“On June 11, Apple Chief Executive Steve Jobs stepped up his assault on [Microsoft]. In a speech before Apple developers, Jobs, clad in his traditional uniform of black turtleneck and jeans, announced new versions of Apple’s Safari Web browser for the ubiquitous Windows operating system. That gives PC users a no-risk way to sample Apple software (Safari is free), and possibly an incentive to switch to a Mac computer or buy an iPhone. And to make sure there are enough programs for interested buyers, Jobs also offered Safari’s underlying Web technologies to outside software developers so they could write programs for Apple products, including the iPhone, the company’s latest potential blockbuster product that goes on sale June 29,” Aaron Ricadela writes for BusinessWeek.
“Taken together, the moves could sway more companies to enter Apple’s orbit and potentially reignite a browser war that’s been dormant for several years,” Ricadela writes.
The battle isn’t just about browser market share. Windows users already have downloaded Apple’s iTunes music software more than 500 million times, according to Jobs. A fast-running Windows version of Safari could give Windows users a better taste of the company’s design aesthetic and technical chops, helping to reinvigorate sales of Apple computers,” Ricadela writes.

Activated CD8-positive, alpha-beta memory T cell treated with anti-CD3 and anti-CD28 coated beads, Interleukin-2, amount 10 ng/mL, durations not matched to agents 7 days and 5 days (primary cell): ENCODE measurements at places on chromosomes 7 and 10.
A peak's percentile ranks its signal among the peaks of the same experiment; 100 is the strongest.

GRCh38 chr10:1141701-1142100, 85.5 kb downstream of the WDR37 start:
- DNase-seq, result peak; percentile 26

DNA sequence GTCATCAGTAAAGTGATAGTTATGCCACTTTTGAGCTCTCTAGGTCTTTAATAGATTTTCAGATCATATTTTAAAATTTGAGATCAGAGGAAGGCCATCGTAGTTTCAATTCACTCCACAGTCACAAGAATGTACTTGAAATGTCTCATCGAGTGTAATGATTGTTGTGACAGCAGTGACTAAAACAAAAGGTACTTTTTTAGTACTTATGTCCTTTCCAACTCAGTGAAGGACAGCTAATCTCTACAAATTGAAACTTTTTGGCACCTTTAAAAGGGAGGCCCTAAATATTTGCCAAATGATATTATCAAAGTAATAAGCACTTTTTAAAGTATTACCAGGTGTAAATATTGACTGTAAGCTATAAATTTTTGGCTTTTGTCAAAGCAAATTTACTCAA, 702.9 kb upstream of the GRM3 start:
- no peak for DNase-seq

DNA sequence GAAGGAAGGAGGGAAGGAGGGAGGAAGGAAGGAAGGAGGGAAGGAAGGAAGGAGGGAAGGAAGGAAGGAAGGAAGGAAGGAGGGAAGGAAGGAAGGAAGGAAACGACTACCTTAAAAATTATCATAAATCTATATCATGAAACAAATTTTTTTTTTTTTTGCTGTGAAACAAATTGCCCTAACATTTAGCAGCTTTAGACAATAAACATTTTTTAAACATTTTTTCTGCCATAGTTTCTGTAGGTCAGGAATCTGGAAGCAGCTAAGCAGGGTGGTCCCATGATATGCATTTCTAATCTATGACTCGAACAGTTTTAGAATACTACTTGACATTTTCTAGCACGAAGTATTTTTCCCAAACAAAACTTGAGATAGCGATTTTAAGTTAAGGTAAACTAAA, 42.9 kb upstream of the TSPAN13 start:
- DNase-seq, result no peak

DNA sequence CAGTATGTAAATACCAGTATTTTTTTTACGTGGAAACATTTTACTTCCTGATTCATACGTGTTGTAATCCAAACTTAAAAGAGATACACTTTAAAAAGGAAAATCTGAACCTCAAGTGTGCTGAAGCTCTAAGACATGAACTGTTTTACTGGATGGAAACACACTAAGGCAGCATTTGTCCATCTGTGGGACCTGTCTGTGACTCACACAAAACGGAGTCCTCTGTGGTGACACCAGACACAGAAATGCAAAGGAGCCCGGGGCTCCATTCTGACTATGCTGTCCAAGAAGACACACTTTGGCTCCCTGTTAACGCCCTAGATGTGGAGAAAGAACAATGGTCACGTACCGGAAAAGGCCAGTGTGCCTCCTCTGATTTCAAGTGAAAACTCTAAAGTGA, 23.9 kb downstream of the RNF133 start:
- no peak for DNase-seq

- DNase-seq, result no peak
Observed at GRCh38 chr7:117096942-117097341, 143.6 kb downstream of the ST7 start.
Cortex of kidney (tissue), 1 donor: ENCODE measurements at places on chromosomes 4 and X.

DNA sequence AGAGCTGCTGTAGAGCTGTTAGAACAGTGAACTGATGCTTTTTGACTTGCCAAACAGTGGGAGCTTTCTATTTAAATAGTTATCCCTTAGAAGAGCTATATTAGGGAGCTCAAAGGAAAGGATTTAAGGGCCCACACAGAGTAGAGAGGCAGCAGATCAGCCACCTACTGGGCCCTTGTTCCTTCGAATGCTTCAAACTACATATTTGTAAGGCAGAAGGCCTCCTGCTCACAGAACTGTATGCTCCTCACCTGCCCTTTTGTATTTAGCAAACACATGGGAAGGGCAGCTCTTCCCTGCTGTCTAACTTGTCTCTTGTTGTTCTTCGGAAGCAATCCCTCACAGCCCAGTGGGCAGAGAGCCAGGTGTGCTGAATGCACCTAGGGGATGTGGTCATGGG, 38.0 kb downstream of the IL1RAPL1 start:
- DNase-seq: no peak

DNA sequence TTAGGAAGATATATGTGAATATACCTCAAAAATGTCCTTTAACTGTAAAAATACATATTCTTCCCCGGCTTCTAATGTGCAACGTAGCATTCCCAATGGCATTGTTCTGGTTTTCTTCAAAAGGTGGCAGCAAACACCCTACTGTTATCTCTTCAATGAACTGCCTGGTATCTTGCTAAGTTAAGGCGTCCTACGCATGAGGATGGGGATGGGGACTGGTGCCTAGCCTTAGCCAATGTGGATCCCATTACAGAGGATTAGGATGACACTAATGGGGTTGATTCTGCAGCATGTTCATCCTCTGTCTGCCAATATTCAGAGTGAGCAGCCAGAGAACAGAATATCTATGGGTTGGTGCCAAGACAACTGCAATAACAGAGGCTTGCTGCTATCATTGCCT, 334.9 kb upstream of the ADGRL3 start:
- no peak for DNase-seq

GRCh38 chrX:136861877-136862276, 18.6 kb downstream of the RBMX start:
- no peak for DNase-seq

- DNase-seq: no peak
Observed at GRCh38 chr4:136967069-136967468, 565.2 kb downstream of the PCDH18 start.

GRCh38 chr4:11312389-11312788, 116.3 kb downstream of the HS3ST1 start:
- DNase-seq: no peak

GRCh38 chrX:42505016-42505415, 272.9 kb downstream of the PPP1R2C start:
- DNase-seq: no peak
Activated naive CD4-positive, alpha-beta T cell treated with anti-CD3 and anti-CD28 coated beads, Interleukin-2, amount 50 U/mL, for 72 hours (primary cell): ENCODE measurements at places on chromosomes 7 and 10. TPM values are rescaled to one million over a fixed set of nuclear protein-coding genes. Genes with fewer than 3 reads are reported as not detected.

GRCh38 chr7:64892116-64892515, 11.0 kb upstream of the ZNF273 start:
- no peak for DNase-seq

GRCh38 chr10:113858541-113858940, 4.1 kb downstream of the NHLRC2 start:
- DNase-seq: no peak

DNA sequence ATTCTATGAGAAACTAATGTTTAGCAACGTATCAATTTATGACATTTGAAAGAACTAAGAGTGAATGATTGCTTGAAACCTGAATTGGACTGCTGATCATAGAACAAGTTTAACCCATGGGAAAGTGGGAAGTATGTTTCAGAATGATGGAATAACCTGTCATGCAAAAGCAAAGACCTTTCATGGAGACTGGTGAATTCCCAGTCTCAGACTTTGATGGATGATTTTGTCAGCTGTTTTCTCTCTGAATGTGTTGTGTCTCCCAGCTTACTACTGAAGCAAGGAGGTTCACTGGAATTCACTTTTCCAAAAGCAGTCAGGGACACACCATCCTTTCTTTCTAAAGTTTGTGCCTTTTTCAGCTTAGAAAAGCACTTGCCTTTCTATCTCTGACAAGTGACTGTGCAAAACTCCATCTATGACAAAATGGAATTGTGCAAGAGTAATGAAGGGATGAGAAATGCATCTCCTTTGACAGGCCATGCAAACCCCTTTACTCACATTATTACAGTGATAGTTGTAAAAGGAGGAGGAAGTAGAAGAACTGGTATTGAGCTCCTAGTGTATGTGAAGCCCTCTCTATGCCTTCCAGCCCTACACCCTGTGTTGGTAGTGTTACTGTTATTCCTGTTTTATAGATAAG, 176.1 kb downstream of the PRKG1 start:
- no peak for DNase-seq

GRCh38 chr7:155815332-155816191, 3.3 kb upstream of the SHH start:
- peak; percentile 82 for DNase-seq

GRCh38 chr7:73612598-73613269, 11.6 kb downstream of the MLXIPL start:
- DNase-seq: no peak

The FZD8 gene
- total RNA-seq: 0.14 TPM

“Promoting Safari as the way for programmers to develop for the iPhone, and for Mac and Windows users to explore the Internet, could help Apple compete in a computer industry in which software is increasingly distributed online,” Ricadela writes. “Adam Gross, vice-president of developer marketing at Salesforce, says the software maker plans to create an iPhone version of the company’s lead management software for sales reps. Apple’s approach could make it simpler to extend the software for the iPhone compared with other mobile devices. ‘It’s going to be a lot easier to create apps for the iPhone than for other mobile platforms,’ says Gross.”
Ricadela writes, “If [Apple’s] plan gains adherents, it could intensify competition for Web browsers. And that could give Jobs yet another weapon to use against Microsoft, as both companies try to extend their influence beyond the desktop.”
Full article here.
[Thanks to MacDailyNews Reader “LinuxGuy and Mac Prodigal Son” for the heads up.]